Zone IV which is the next most active region of seismic activity covers Sikkim, Delhi, remaining parts of Jammu and Kashmir, Himachal Pradesh, Bihar, northern parts of Uttar Pradesh and West Bengal, parts of Gujarat and small portions of Maharashtra near the west coast.
Zone III comprises Kerala, Goa, Lakshadweep, remaining parts of Uttar Pradesh and West Bengal, parts of Punjab, Rajasthan, Maharashtra, Madhya Pradesh, Orissa, Andhra Pradesh and Karnataka. The remaining states with lesser known activity fall in zone II.
The states of Jammu and Kashmir, Punjab, Himachal Pradesh, Uttar Pradesh and Bihar, the Bihar-Nepal border, the Rann of Katchh in Gujarat and the Andaman Islands fall into the unstable belt which stretches right across the globe.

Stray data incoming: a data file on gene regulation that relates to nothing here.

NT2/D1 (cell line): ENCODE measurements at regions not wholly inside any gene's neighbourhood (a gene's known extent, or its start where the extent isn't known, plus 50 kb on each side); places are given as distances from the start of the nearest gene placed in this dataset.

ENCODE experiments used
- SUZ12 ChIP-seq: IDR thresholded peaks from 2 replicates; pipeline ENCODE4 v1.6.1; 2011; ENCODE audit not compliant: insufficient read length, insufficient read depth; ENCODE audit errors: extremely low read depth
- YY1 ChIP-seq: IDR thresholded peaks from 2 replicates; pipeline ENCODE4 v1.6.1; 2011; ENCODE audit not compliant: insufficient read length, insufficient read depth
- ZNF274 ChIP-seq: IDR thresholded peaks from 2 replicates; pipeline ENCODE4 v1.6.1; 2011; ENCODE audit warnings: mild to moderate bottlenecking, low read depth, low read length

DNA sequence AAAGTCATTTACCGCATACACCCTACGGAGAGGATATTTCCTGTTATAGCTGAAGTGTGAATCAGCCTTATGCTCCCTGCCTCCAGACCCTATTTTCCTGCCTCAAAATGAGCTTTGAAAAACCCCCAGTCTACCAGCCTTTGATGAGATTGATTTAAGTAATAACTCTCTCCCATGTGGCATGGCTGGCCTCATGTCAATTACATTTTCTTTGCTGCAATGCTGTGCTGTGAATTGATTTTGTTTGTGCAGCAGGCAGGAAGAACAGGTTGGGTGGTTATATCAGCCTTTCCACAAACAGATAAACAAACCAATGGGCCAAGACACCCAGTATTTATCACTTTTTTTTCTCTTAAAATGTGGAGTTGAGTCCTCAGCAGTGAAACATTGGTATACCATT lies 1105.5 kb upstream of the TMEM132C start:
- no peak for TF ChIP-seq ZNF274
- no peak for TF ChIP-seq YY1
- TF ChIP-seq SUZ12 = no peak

The high seismicity of the Indian subcontinent arises from the tectonic disturbances associated with the northward movement of the Indian plate, which is underthrasting the Eurasian plate.
The Himalayan region has been the site for great earthquakes of the world of magnitude greater than 8.0. This highly seismic belt is a branch of one of the three major seismic belts of the world called the “Alpide-Himalayan Belt”. The high seismicity region extends from Hindukush in the west to Sadiya in the northeast which further extends down to the Andaman and Nicobar Islands.
Different institutions including the Indian Meteorogical Department and the Indian School of Mines, have after a study of mechanics of several earthquakes in the north- eastern region found that the thrust faulting was generally indicated along with Dawki fault and the Indo-Burma border.